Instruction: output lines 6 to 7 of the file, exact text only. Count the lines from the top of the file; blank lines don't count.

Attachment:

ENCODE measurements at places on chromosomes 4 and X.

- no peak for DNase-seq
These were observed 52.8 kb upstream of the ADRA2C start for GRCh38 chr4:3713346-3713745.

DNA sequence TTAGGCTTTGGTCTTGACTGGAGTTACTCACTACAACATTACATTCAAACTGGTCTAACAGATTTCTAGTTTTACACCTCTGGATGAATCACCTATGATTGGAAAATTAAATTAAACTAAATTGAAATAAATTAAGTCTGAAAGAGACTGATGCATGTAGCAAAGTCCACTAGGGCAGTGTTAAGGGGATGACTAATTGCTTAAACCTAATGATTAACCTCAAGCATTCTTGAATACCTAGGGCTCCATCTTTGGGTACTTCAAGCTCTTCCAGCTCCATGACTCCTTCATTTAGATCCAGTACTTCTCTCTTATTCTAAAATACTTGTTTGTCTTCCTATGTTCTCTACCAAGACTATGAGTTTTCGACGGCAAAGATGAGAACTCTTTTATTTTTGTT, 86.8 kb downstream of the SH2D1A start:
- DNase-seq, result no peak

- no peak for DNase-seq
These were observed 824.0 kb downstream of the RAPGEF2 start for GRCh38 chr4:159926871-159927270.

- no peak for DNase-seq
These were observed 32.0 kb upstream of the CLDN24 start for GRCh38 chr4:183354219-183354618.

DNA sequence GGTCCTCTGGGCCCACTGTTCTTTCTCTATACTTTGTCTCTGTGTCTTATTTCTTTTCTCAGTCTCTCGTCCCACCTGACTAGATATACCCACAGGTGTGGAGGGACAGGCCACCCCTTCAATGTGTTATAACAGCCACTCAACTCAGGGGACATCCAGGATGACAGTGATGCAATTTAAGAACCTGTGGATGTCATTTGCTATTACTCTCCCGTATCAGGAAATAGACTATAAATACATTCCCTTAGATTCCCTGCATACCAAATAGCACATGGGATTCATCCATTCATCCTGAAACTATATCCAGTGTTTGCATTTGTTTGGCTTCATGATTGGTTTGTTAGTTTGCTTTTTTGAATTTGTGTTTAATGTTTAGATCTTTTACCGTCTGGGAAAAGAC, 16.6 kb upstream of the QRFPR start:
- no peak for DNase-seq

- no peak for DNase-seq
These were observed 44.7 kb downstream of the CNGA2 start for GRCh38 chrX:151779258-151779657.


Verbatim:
- no peak for DNase-seq
These were observed 824.0 kb downstream of the RAPGEF2 start for GRCh38 chr4:159926871-159927270.